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OC-064 Low incidence of oesophageal adenocarcinoma in Barrett's oesophagus—time to rethink surveillance guidelines?
  1. F Yousef1,
  2. S Bhat1,
  3. H G Mulholland1,
  4. D McManus2,
  5. B T Johnston3,
  6. A T Gavin4,
  7. L J Murray1
  1. 1Centre for Public Health, Queens University Belfast, Belfast, UK
  2. 2Department of Pathology, Queens University Belfast, Belfast, UK
  3. 3Department of Gastroenterology, Belfast Health and Social Care Trust, Queens University Belfast, Belfast, UK
  4. 4Northern Ireland Cancer Registry, Queens University Belfast, Belfast, UK


Introduction Barrett's oesophagus (BO) is a premalignant lesion of the oesophagus that predisposes to oesophageal adenocarcinoma (OAC). Currently, widespread endoscopic surveillance of BO is undertaken in an attempt to detect and treat OAC at an early stage. The cost effectiveness of such surveillance is highly dependant on OAC risk in BO. However, the reported incidence of OAC in BO varies widely due to a lack of robust population-based studies and controversy over BO definition. The aim of this study was to examine the risk of OAC in one of the largest population based registers of BO worldwide.

Methods The Northern Ireland Barrett's oesophagus Register (NIBR) includes every adult diagnosed with BO (columnar lined oesophagus) in Northern Ireland between 1993 and 2005. The register was constructed by examining pathology reports from all oesophageal biopsies taken during this period. Information was collected on length of BO segment, presence of endoscopically visible segment, presence of specialised intestinal metaplasia (SIM), and degree of dysplasia seen. Incident OAC cases were identified by matching the NIBR with the Northern Ireland cancer registry. Deaths were identified by matching with death files from the Registrar General's Office. BO patients were followed up until the end of December 2005 and patients with <12 months follow-up were excluded from analysis.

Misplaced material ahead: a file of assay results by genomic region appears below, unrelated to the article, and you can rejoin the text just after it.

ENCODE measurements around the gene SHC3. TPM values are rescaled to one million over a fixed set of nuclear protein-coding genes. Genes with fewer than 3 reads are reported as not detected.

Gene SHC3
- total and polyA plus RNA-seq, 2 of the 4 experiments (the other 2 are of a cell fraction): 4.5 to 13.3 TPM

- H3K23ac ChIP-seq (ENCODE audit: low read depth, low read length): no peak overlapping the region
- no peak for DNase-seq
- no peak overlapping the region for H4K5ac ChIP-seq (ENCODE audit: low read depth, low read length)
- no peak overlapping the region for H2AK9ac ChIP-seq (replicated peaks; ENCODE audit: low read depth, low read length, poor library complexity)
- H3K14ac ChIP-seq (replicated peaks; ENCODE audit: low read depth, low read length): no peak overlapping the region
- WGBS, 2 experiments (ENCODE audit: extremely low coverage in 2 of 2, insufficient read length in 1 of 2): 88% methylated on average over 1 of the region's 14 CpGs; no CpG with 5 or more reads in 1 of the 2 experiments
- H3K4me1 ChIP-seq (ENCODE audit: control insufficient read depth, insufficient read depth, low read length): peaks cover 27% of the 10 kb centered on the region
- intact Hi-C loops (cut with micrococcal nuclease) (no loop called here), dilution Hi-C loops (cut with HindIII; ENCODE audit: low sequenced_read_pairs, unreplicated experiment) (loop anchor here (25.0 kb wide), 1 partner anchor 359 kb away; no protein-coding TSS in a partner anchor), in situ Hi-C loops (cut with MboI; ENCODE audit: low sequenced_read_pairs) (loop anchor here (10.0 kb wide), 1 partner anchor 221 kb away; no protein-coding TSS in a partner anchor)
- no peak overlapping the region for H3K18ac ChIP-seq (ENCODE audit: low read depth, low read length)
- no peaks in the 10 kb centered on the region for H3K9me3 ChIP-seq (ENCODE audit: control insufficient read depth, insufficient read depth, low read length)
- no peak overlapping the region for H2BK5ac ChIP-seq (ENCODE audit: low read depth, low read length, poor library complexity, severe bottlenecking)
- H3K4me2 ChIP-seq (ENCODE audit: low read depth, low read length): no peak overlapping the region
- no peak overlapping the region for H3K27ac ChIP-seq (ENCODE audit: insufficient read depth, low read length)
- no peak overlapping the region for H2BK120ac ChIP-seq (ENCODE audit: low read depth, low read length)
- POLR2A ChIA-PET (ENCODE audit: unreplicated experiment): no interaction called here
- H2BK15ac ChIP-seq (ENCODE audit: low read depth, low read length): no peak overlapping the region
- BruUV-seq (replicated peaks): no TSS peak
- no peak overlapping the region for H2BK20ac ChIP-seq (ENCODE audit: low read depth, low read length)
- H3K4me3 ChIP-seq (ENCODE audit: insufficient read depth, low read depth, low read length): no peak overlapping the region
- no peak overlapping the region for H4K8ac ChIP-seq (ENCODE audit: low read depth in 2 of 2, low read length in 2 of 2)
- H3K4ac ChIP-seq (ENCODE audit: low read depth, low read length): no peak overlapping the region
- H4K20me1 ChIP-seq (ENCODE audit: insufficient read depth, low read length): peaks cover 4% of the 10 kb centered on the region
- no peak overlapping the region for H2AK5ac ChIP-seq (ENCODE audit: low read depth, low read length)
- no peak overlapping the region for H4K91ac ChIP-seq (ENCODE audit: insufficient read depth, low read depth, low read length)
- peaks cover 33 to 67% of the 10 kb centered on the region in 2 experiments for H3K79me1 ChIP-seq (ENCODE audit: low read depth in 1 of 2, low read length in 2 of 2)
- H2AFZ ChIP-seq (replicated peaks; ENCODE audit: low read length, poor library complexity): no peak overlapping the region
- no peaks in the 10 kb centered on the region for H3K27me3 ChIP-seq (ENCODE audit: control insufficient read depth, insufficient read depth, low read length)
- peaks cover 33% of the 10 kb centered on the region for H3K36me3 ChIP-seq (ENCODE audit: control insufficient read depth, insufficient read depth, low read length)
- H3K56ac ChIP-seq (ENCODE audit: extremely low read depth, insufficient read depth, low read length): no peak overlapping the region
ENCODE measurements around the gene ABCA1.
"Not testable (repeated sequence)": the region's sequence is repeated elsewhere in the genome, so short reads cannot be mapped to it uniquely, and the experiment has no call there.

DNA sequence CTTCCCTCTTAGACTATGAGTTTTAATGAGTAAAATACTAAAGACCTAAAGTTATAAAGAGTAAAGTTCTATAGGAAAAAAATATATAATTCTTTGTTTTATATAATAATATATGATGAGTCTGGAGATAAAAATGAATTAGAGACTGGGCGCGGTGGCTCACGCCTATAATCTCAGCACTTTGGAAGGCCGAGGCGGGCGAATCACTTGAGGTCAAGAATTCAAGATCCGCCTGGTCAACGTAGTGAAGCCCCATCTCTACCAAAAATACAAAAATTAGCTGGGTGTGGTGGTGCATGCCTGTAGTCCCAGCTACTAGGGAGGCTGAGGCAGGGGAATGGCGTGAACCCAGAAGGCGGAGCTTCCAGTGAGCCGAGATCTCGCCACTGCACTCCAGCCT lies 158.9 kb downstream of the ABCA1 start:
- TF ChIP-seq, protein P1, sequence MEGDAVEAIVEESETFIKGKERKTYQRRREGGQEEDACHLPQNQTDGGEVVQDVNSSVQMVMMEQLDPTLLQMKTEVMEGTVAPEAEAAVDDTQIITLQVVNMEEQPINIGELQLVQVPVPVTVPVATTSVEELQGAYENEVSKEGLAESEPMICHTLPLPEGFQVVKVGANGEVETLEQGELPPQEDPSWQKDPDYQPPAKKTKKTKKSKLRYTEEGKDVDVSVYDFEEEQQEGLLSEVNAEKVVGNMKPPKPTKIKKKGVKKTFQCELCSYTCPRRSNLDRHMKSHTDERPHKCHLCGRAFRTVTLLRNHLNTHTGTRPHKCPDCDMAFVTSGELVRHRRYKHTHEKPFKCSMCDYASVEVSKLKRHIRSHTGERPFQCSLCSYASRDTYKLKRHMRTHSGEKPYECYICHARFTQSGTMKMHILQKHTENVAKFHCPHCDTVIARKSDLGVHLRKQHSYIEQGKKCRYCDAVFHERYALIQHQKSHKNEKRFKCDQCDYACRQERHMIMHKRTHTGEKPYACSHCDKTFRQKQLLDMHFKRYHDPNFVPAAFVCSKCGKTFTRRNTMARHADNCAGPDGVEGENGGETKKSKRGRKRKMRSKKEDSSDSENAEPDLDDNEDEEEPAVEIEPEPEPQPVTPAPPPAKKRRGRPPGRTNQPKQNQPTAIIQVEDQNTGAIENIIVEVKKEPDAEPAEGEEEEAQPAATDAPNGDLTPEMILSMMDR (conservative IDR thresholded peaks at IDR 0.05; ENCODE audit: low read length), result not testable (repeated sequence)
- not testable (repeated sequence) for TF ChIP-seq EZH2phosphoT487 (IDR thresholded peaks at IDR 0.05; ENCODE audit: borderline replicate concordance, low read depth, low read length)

Results 7585 BO patients were followed up for an average of 5.02 years. The incidence (95% CI) of OAC per 100 person years was 0.18 (0.14, 0.23) and for combined events (OAC and high-grade dysplasia) the rate was 0.23 (0.19, 0.28). In robustly defined BO patients with evidence of a clinically visible segment and histologically confirmed SIM, OAC incidence was higher at 0.29 (0.21, 0.40) and 0.41 (0.31, 0.54) for combined events. OAC and HGD risk was further elevated in males and in patients with long segment BO, hiatus hernia or low-grade dysplasia (LGD). However, if the analysis was restricted to the robust definition of BO, only patients with LGD were at a heightened risk of these outcomes.

Conclusion The risk of OAC in BO in this study is lower than previously reported, indicating that the currently recommended surveillance strategies for the detection of OAC in BO may not be cost effective. Limiting surveillance to those with LGD may improve the cost effectiveness of surveillance, however, this would miss a substantial portion of cancers. Further research into tissue biomarkers, optical recognition of dysplasia, endoscopic therapy for dysplasia and neoplasia is eagerly awaited.

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